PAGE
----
Construction of New Arran Ferry Reaches Halfway Stage

16 Dec 2016

Steel fabrication for the new 102-metre ferry that will serve the Ardrossan to Brodick route form summer 2018 has now reached the halfway point at Ferguson Marine Engineering Limited, Port Glasgow.

 

The £97 million contract - which is for two ferries as the other will serve the Hebrides - has safeguarded 125 jobs and created 101 new ones at the shipyard.

 

The first steel was cut for the vessels, in February this year.

 

Kenneth Gibson MSP said:

 

“Not only is real progress being made in building Arran's much needed and anticipated new ferry, construction has ensured the retention of the skills and expertise of the workforce and the continuation of shipbuilding on the Clyde.

 

“It is very encouraging to see the Ferguson shipyard thriving. The SNP Government is committed to creating jobs and the award of this contract helped Ferguson Marine safeguard its workforce and take on more staff and apprentices.

 

“The new Arran vessel will have a dual-fuel system, meaning it will be able to use cleaner fuel, whilst also future-proofing it for tighter emissions regulations.

 

"The new ferry was designed specifically for the Ardrossan to Brodick route and will replace the 32-year old MV Isle of Arran and deliver a safe and more reliable service, with improved windage against bad weather, and bow and stern thrusters three times more powerful than the Caledonian Isles.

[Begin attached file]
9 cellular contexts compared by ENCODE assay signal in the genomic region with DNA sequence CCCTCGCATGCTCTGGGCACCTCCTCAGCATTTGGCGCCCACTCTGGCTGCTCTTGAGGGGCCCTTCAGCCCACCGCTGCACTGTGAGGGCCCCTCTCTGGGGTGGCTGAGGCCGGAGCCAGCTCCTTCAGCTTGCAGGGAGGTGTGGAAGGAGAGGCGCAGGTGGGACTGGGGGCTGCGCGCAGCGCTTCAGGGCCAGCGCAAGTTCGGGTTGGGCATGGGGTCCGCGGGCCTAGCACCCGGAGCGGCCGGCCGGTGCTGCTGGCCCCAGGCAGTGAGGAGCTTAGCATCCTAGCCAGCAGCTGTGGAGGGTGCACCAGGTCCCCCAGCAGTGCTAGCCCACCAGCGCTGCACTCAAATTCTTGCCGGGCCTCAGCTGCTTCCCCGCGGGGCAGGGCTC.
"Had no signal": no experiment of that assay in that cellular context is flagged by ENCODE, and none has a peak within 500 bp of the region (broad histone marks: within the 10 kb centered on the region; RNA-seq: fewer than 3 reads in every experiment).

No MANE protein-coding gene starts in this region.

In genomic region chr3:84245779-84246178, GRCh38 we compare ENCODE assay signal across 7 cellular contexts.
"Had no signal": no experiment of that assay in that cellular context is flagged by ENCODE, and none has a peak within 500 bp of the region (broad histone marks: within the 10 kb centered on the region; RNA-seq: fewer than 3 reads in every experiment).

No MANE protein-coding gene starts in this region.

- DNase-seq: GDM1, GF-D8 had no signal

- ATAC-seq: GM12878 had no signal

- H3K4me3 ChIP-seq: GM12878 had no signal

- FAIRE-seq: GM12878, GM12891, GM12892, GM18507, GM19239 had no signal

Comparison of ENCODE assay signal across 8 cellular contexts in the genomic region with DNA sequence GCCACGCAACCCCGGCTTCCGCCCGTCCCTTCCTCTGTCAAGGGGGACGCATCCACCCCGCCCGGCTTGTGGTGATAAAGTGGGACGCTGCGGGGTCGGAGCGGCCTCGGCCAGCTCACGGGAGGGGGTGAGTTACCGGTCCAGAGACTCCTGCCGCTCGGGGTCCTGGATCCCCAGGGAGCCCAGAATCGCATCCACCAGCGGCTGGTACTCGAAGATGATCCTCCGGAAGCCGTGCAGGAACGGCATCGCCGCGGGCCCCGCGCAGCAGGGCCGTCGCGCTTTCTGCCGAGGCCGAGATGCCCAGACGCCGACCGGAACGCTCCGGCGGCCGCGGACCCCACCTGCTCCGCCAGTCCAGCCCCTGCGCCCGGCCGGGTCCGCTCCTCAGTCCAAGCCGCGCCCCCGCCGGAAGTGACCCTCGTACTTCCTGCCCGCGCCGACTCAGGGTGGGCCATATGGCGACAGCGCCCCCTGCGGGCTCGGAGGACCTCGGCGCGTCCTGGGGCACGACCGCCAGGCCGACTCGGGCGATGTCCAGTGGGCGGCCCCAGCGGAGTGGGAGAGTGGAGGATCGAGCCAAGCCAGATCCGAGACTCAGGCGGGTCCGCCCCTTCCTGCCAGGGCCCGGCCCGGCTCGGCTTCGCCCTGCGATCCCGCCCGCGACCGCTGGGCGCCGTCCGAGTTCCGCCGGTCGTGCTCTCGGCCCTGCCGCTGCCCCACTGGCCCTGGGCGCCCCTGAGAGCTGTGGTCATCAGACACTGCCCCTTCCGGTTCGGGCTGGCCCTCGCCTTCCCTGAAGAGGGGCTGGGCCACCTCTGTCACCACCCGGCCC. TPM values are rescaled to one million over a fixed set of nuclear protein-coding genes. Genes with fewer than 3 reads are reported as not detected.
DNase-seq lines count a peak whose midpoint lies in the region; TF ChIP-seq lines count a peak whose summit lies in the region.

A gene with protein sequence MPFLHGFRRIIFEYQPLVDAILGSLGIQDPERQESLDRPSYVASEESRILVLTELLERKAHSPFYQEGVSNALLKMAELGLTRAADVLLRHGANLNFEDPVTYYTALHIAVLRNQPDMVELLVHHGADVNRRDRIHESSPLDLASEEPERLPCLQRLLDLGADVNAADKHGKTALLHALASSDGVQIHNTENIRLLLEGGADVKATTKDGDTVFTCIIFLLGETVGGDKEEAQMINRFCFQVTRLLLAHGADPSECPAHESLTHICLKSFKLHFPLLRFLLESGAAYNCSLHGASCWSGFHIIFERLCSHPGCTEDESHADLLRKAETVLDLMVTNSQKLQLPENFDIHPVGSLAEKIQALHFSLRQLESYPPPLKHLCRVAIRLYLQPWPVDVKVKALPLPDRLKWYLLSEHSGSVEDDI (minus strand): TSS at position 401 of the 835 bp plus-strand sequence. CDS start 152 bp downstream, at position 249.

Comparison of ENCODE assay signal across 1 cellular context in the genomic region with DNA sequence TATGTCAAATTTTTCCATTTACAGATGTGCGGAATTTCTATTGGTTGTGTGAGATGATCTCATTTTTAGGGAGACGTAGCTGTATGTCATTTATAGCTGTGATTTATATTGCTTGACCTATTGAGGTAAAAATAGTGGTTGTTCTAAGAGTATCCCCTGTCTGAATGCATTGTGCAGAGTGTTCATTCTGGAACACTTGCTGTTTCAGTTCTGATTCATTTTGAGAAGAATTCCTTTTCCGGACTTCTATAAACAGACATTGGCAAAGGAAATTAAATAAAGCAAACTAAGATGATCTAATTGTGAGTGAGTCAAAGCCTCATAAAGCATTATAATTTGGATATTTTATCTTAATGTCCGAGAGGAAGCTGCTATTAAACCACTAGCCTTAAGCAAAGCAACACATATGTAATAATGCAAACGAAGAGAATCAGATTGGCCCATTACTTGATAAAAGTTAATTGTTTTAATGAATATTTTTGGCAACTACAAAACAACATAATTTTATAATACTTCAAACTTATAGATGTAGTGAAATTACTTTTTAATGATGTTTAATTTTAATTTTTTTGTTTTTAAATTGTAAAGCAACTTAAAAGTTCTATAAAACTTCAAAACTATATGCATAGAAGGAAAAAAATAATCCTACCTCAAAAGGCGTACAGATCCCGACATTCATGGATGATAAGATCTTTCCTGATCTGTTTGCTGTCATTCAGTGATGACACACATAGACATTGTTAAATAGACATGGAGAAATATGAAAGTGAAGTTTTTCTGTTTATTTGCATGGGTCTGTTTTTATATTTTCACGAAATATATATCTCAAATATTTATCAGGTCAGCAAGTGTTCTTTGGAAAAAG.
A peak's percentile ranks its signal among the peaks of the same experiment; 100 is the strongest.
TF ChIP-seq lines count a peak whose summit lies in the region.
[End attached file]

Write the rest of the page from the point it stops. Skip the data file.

"What is critical is that the new and existing ferry serving Arran operate from Ardrossan. The increased capacity from having two vessels will decrease by 25-30% if they have to sail to and from Troon.

 

“I look forward to seeing the new ferry being completed and in service from Ardrossan."

 

Jim McColl OBE, Chairman of shipyard owners Clyde Blowers Capital, added:

 

“It is a matter of great pride for everyone at Ferguson Marine that we are on schedule for the halfway stage of steel fabrication for these two innovative vessels.

 

“The two dual fuel ferries follow on from the battery Hybrid Ferry, the MV Catriona, which went into service in September. Her sister ship, the MV Hallaig was the world’s first Hybrid ferry, built by Ferguson’s in 2011.

 

“We are working to bring back the glory days to the lower Clyde and help build long term confidence in the future of wider Inverclyde.”

 

The new Ardrossan to Arran ferry will carry 127 cars or 16 HGVs or a combination of both with up to 1,000 passengers. 

 

ENDS
 

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